In light of the most recent Manpower Employment Outlook Survey, Jorge Perez, ManpowerGroup's senior vice president of North America, gave insight into how U.S. Hispanics fair in particular industry sectors.
Employers intend to continue hiring at a steady pace and the Net Employment Outlook for the fourth quarter of 2012 is up 11 percent, unchanged from the third quarter and slightly elevated from 8 percent during the same period last year, according to the survey.
The number of employers who plan to increase staff level is 3 percent higher than a year ago.
Hiring intentions continue to climb with employers in 49 out of 50 states, and employers in 99 out of 100 of the largest metropolitan statistical areas report positive hiring intentions to close out the year, the survey found.
The industries that will have the best hiring outlooks in the next quarter are retail trade and hospitality, with 16 percent and 15 percent increases, respectively.
On the downside, nondurable goods manufacturing, transportation and utilities, and government reported only a 4 percent hiring outlook, while the construction sector reports a 1 percent outlook.
"The Latino population has a big component of people working in hospitality and retail trade," Perez said. "So in those two areas we will see a positive for the in the next quarters."
U.S. Hispanics at Executive Levels
While the number of U.S. Hispanics at executive levels remains low considering their percentage of the population, Perez said the willingness to promote is there. In July 2012, the U.S. Office of Personnel Management's found that by the end of fiscal year 2011, total permanent federal employment for Hispanics had increased from 153,740 in FY 2010 to 157,693. This represents an increase in number of 3,953, with the percentage of the federal workforce represented by Hispanics increasing slightly from 8.0 to 8.1 percent. The proportion of new hires into the senior executive service who were Hispanic increased from 2.7 percent in FY 2010 to 5.4 percent in FY 2011.
U.S. OPM Director John Berry established a Hispanic Council on federal employment in 2011 to help remove barriers to recruitment, hiring, retention and advancement of Hispanic executives in the federal workforce, according to Perez. Based on the council's recommendations, OPM created a "messaging plan" to help raise awareness in the Hispanic community about federal employment opportunities, such as the Pathways Programs and programs for veterans.
"Enterprises, especially in the service industry, there is a very clear understanding that they need to go after a diverse talent pool, including Hispanics," Perez said, adding that the real question is whether Hispanics have the skills and talent needed for those jobs.
"The companies are willing to hire more diverse talent because it is good for them, because it brings better business opportunities," he continued. "They better understand the market and all of the things that come."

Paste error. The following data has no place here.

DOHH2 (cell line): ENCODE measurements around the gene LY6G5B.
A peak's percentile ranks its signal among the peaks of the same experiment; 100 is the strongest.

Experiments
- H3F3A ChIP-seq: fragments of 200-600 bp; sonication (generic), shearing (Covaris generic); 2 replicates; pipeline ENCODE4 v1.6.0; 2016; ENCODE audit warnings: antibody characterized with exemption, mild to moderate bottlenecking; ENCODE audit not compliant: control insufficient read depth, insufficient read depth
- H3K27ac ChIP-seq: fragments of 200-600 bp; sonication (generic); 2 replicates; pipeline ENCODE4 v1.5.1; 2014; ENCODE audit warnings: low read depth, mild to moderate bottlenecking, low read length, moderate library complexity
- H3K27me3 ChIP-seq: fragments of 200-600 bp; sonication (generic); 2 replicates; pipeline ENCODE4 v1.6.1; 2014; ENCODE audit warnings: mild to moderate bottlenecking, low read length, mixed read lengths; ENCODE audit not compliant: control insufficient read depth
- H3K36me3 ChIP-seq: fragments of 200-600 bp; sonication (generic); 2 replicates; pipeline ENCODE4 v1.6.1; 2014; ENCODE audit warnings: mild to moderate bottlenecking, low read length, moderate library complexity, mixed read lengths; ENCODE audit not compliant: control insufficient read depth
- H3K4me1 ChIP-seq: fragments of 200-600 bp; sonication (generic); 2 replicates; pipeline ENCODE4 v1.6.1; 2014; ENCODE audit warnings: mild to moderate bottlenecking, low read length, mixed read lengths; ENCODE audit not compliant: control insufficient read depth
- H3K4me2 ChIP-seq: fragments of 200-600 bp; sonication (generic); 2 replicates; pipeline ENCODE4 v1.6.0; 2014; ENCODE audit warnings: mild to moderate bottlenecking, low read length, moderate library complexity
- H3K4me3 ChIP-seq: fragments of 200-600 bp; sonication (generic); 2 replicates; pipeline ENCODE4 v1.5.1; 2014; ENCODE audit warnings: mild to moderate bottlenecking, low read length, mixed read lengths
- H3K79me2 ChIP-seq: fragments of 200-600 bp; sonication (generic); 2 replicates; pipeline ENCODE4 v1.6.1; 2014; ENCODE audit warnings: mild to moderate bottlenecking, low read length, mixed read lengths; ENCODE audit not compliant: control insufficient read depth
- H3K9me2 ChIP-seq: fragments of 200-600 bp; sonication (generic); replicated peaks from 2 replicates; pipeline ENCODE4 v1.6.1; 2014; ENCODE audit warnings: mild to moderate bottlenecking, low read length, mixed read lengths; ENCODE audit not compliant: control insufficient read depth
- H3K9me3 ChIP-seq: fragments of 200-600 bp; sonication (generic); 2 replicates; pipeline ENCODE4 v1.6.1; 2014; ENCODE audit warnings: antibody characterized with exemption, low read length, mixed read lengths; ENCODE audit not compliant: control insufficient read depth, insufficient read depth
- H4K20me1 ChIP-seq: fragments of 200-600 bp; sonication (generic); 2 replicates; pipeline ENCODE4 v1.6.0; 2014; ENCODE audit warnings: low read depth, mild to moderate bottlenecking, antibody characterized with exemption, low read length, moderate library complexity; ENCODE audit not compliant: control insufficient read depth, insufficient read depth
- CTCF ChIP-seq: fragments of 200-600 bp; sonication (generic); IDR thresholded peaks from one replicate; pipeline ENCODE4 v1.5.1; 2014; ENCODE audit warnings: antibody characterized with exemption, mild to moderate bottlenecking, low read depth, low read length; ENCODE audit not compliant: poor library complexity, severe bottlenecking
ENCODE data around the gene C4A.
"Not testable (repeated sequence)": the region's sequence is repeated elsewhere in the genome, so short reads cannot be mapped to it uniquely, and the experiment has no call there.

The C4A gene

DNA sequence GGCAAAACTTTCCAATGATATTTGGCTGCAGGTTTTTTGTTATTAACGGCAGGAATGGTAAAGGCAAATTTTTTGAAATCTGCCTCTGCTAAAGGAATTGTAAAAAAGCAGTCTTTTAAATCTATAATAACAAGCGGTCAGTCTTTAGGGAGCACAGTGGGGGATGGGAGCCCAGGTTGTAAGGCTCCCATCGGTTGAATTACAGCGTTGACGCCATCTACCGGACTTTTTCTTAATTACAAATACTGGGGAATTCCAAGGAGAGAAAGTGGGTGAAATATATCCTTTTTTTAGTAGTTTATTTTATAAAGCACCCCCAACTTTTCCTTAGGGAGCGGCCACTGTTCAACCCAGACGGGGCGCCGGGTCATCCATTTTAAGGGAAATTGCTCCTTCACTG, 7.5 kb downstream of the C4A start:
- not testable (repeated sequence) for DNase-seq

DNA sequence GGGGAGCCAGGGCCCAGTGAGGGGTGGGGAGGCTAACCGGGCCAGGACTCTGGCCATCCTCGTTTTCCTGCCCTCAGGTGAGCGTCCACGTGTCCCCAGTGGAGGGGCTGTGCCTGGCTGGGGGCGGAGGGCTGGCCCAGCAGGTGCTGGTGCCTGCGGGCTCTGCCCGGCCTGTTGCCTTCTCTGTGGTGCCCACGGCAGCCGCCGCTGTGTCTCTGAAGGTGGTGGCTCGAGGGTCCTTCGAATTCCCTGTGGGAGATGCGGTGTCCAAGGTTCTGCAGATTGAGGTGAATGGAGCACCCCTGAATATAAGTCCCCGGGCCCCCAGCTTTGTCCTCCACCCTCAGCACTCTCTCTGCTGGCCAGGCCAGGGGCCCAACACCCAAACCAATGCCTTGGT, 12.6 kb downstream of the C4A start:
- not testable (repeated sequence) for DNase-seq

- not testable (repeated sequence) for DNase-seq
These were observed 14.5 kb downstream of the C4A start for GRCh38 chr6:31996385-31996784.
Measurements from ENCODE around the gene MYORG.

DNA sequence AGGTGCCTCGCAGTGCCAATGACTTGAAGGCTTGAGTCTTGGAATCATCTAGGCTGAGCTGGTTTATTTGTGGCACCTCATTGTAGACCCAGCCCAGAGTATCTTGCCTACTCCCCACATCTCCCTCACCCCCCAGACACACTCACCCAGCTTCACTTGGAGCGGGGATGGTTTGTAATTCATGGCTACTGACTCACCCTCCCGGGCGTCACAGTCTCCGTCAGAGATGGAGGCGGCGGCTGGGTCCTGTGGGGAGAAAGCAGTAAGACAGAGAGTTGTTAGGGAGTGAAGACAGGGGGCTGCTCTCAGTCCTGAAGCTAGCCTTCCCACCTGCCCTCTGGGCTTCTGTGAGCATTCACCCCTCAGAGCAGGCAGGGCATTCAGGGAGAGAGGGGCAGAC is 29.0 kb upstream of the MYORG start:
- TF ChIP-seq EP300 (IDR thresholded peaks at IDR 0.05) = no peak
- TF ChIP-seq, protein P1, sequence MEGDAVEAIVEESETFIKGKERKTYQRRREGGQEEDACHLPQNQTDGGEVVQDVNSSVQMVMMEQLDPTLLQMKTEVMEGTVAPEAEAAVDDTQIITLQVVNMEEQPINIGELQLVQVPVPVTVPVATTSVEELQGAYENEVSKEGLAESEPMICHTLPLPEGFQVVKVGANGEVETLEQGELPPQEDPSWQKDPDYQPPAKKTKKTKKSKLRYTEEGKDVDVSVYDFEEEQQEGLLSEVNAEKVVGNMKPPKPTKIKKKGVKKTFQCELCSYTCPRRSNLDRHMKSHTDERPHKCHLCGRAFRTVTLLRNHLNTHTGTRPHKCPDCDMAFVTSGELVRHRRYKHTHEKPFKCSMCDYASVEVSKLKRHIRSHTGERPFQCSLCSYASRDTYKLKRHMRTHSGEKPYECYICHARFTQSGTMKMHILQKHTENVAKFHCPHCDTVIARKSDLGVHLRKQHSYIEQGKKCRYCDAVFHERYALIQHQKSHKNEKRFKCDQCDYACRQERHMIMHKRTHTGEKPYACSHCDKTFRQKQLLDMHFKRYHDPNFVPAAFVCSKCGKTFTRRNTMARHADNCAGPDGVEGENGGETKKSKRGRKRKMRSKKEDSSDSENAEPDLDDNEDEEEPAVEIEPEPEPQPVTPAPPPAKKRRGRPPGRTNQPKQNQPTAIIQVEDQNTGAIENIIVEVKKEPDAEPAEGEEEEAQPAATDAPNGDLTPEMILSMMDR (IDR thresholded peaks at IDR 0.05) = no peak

The challenge is to create awareness around Hispanic candidates, showcase their talents and make them visible to potential companies.
Hispanic Talent Pool
Perez said the health-service industry is a sector where Hispanics can find opportunity. With an 8 percent hiring intention, according to Manpower, Hispanics can utilize their bilingual skills to land jobs where there are shortages in staffing, such as nursing.
"The U.S. has been bringing nurses from India, Korea and the Philippines. Why can't we build the talent within, because we already have people that can do this," Perez said. "Being bilingual will be critical and relevant just because of the sheer composition of the demographics of the country.
"We need to make sure that we communicate well, so the community understands the value and they can see the benefit," he continued.
One solution is for Hispanic organizations to make more connections with private and public companies that are hiring.
"It's mind-boggling to me to think that many organizations don't come forward and say, 'Here we are, and I want to show you what we have in terms of talent,'" he said. "I see that more often in African-American groups coming to me directly and saying, 'Hey we want to talk.'"
But individual job seekers also need to be more assertive when looking for jobs, he added.
"I don't know if it's just a cultural piece or aspect of us as Latinos, if we are less aggressive in terms of being outspoken and really out there," he said.
Tips for job seekers
When on the job hunt, self-awareness is key. A job seeker should walk into an interview mindful of what skills they can offer to the company, Perez said.
In addition, understand what the company stands for and what its challenges, and be ready for a dialogue.
"Nobody that goes to an interview will always have the perfect profile," Perez said. "But if you demonstrate in the interview process that you are willing to learn and understand it better, that's a better fit."
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